Fairfax County Public Schools superintendent announces resignation

WASHINGTON — Fairfax County Public Schools’ superintendent announced her resignation Monday after more than three years at the helm.

Superintendent Karen Garza said she is leaving the job on or before Dec. 16, 2016 for a job as the president and CEO of Battelle for Kids, a not-for-profit education organization based out of Columbus, Ohio.

“It has been an honor and privilege to have worked with the dedicated and professional staff who make FCPS the finest school system in the country,” Garza said in a statement Monday.

Garza, the first woman to hold the position, has been the superintendent for the school system since June 2013.

The school board will soon name an interim superintendent and in the coming weeks will provide details regarding a search process, said School Board Chair Sandy Evans.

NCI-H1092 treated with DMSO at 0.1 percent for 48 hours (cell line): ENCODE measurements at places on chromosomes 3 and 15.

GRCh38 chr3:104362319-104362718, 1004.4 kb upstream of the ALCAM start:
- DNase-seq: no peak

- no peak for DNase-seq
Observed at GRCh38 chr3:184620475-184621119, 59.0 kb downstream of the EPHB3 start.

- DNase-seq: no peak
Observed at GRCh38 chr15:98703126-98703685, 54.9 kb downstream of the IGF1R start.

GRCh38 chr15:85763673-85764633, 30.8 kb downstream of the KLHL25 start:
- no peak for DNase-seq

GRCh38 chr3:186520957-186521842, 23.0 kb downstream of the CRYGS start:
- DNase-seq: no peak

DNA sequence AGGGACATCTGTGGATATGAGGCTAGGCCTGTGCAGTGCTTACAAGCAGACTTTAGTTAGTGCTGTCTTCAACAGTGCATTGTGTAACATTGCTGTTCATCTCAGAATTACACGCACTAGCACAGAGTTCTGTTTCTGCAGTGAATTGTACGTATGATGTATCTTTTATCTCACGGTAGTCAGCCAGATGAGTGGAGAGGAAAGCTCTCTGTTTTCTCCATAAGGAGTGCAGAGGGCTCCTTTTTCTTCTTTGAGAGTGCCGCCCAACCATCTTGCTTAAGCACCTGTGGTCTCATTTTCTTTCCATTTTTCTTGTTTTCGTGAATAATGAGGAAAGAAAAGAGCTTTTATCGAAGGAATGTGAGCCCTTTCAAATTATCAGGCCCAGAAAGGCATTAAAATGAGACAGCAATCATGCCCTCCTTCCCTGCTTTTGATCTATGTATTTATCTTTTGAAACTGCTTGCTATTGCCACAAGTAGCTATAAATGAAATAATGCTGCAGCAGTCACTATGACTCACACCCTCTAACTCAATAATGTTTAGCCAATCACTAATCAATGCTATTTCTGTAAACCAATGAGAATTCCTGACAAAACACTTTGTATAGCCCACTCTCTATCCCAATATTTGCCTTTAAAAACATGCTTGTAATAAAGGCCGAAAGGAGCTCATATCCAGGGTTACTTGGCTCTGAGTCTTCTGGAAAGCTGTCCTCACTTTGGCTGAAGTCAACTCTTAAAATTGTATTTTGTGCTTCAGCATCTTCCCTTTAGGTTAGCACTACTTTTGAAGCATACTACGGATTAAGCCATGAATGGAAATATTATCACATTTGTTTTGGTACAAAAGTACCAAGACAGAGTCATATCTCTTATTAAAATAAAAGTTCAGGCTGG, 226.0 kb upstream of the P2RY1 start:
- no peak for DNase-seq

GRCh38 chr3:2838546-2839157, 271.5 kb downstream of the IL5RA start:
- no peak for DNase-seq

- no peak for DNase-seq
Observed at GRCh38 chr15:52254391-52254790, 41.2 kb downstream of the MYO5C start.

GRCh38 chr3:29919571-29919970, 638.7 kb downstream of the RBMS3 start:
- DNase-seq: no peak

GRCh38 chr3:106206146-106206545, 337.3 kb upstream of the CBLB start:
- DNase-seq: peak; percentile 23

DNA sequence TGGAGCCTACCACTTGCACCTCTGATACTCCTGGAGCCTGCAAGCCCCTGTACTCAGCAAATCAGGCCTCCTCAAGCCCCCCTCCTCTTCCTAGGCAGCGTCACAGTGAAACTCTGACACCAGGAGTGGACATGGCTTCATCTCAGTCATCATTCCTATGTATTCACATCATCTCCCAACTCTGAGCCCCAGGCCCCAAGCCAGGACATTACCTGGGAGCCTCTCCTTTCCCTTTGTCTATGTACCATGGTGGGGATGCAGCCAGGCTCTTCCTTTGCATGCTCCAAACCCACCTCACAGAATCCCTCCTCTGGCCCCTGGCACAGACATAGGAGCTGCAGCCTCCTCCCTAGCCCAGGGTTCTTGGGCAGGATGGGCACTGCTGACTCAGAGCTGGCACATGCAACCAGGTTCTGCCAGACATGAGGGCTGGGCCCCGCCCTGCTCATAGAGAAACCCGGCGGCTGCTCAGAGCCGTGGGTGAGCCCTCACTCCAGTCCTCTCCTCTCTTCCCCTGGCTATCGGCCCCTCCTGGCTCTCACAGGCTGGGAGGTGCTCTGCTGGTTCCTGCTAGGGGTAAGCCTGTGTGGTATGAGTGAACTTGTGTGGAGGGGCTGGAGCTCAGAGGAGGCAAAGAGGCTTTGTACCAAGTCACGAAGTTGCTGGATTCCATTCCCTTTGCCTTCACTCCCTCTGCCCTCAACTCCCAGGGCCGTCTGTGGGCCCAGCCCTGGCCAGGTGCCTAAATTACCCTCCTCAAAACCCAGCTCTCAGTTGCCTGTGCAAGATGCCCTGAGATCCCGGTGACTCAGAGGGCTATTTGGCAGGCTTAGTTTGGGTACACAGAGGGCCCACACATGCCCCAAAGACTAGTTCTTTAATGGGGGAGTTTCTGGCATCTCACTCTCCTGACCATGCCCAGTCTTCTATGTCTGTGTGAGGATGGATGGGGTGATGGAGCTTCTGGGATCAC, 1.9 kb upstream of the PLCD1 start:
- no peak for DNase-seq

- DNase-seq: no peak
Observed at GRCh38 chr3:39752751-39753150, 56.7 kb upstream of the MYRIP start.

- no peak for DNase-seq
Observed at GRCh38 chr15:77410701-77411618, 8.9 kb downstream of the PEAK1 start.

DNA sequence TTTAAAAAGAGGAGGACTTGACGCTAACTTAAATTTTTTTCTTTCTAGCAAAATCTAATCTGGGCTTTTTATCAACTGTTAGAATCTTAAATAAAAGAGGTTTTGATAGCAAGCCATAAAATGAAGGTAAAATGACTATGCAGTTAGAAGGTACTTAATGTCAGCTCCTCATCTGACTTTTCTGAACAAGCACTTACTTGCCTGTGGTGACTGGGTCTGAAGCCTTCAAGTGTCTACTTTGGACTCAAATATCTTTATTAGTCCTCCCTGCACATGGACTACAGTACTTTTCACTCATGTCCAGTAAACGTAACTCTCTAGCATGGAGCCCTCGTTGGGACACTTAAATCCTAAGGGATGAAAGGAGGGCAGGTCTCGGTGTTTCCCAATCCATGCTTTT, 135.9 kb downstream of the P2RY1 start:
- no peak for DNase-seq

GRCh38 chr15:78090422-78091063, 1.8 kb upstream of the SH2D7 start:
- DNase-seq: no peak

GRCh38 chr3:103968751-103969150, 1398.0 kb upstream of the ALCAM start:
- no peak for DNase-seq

“The School Board is extremely sorry to lose Dr. Garza, but is very grateful for her leadership since 2013. We wish her the very best in her next endeavor,” Evans said in a statement.

Evans, who praised Garza as a “transformational leader,” pointed to several successes during her administration: later daily school start times for high school students, longer school days for kindergarten students and reducing elementary class sizes.

In recent years, Fairfax County Public Schools faced significant budget shortfalls and Garza spent the latter part of her tenure mired in a back-and-forth with county officials over the school’s budget.

Last fall, an independent budget task force recommended a number of cost-cutting measures to close a $72 million budget shortfall, including increasing class size, cutting language immersion programs and some sports programs.

But when Garza unveiled her planned 2017 budget in January — a $2.7 billion proposal — she made no cuts to staffing or programs and actually proposed making some investments in areas, such as teacher salaries, eventually leading to a showdown with the county’s board of supervisors.

The board eventually relented — increasing the tax rate to pay for school spending increases — and voted to approve Garza’s full budget proposal.

WTOP’s Jack Moore contributed to this report.

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